China pig deaths: Toll from Shanghai rivers nears 14,000
The number of dead pigs discovered in Chinese rivers around Shanghai has risen to almost 14,000, officials say.
There is no word from the authorities about the cause of the deaths.
Last week, officials retrieved nearly 6,000 pig carcasses from the Huangpu River network. They insisted that water from the river was safe.
Residents have condemned the local government's failure to account for the carcasses, which some believe have been dumped by farmers upstream.
Workers have been pulling dead pigs from rivers that supply Shanghai with drinking water for the past 11 days, sparking alarm on internet chat sites.
Correspondents say that the carcasses are embarrassing for the city's authorities, who want Shanghai to be seen as an international financial centre.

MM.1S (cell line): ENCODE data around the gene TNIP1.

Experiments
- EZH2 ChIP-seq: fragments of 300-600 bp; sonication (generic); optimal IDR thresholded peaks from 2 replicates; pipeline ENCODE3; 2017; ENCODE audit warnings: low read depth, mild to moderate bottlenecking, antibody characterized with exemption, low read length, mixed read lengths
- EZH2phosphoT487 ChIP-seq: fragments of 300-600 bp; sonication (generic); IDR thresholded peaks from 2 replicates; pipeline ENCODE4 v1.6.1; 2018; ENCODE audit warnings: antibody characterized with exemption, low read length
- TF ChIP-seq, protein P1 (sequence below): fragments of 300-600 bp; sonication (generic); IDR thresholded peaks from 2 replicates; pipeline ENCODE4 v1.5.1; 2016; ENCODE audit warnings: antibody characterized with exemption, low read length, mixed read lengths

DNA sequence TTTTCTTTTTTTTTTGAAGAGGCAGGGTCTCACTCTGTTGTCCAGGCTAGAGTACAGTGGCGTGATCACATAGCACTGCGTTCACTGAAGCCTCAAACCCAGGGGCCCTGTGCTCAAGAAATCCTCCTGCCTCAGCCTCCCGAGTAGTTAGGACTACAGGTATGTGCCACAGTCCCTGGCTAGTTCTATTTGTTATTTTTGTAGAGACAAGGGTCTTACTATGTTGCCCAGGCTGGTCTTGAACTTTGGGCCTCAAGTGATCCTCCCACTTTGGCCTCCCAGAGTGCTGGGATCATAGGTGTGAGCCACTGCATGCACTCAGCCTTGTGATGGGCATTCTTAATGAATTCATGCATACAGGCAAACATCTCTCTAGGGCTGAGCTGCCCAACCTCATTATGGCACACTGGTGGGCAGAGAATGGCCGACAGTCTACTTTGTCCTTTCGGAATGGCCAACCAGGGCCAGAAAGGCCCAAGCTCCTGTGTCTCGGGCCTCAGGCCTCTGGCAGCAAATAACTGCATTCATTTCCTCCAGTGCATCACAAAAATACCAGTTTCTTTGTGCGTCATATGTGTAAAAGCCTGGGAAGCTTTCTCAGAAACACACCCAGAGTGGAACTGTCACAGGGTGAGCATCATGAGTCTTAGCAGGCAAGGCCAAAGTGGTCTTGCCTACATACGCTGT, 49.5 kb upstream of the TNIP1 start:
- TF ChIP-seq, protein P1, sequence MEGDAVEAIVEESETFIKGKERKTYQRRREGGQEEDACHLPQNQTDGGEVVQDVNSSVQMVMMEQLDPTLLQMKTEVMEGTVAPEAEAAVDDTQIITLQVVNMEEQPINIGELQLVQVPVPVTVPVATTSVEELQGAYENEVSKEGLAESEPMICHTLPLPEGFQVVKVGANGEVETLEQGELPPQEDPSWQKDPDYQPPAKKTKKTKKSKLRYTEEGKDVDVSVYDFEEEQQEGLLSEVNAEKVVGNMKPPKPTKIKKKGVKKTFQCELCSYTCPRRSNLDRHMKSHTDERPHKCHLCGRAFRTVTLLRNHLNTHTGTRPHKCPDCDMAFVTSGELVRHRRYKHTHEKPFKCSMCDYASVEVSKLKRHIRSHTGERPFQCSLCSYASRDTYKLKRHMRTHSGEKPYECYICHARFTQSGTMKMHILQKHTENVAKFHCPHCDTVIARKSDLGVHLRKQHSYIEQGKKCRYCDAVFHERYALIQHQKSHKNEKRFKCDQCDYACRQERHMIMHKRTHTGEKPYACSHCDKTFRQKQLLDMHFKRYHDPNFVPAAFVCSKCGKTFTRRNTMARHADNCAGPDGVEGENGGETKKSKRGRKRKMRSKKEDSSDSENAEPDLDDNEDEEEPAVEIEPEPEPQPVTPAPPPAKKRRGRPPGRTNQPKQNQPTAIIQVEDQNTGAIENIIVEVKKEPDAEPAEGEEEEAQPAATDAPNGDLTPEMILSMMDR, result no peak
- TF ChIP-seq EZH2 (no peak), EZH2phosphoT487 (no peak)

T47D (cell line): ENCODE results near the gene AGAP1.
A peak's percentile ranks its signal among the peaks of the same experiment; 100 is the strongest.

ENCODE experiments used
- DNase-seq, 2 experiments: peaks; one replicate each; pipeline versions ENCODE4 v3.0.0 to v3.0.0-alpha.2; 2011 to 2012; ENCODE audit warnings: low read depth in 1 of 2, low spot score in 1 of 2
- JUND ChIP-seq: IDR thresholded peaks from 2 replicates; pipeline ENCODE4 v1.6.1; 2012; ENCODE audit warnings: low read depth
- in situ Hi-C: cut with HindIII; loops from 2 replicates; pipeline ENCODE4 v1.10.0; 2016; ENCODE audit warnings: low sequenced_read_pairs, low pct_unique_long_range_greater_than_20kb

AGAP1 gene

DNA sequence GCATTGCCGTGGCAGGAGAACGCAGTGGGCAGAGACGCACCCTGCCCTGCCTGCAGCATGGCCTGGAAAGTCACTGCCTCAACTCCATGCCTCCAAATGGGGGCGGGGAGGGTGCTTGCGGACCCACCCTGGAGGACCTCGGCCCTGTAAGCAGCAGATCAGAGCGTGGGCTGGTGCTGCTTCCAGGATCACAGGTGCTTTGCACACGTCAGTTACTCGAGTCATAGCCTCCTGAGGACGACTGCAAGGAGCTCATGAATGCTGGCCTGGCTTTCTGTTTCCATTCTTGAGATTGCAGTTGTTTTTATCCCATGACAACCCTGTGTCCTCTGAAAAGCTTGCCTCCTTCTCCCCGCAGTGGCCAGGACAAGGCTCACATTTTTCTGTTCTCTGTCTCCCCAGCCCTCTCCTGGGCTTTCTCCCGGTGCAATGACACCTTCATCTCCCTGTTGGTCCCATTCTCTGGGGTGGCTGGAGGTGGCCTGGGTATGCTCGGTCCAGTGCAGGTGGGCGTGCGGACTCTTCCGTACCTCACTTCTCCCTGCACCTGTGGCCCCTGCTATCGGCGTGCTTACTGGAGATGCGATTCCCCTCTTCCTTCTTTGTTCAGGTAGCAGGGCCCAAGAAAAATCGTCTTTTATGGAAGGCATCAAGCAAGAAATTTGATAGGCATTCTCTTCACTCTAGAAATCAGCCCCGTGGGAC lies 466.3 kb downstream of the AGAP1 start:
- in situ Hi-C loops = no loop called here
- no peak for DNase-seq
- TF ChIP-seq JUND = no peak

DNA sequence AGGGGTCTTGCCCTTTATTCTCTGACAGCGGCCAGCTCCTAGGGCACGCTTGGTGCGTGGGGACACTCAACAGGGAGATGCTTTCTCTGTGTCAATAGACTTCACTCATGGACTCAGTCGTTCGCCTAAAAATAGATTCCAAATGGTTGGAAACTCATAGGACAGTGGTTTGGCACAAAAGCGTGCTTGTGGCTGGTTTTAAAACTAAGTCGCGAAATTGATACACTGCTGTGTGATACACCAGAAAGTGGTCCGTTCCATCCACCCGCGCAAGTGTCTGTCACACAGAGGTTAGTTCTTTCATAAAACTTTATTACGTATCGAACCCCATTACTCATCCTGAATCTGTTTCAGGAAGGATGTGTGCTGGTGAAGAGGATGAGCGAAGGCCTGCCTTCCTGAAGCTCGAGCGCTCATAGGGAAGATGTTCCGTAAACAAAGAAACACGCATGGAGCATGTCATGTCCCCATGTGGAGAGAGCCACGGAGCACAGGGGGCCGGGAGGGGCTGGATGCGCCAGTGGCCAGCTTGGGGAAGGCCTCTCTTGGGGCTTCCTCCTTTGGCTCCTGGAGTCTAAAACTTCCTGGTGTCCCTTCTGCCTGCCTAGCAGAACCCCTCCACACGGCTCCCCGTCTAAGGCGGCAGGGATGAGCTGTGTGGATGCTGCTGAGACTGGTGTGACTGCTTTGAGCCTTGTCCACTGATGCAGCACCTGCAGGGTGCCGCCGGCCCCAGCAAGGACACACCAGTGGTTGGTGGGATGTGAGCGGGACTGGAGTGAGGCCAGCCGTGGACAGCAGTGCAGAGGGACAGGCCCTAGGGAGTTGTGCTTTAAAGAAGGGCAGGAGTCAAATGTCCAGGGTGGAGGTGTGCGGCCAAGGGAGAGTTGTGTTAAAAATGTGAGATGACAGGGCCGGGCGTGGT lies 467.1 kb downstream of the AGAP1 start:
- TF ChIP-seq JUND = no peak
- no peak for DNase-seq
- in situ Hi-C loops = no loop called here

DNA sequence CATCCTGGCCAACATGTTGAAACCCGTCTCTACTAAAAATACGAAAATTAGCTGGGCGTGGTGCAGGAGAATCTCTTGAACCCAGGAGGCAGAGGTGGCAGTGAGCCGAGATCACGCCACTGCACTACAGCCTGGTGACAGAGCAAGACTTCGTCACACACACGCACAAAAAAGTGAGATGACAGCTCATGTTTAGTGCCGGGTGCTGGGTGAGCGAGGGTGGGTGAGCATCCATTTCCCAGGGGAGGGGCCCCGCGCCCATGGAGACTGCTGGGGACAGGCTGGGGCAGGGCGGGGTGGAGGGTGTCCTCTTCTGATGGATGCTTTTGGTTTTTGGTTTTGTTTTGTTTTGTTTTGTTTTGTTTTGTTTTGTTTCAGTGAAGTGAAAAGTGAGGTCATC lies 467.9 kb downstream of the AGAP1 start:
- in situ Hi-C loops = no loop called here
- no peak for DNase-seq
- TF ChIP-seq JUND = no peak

The scandal has also highlighted China's difficulties with food safety as pork is one of the country's most popular meats.
Farmers in the Jiaxing area of Zhejiang province, upstream from Shanghai, have denied dumping the pigs in rivers.
Improperly disposed of animals that have died from disease can often end up in China's food supply, experts say, despite laws against such practices.
So far, the general mood in the affected areas has been of concern rather than outrage or panic.
The Chinese public has seen food scandals before, such as the use of oil scraped from drains for cooking, and baby formula contaminated with chemicals.
Laboratory tests have identified that some of the pigs had porcine circovirus, a common disease that affects pigs but not humans.
Jiaxing officials have said that the pigs may have fallen victim to the cold weather.
The scandal comes amid growing concerns about China's environment, including recent record smog levels in Beijing, and water and air pollution affecting villages.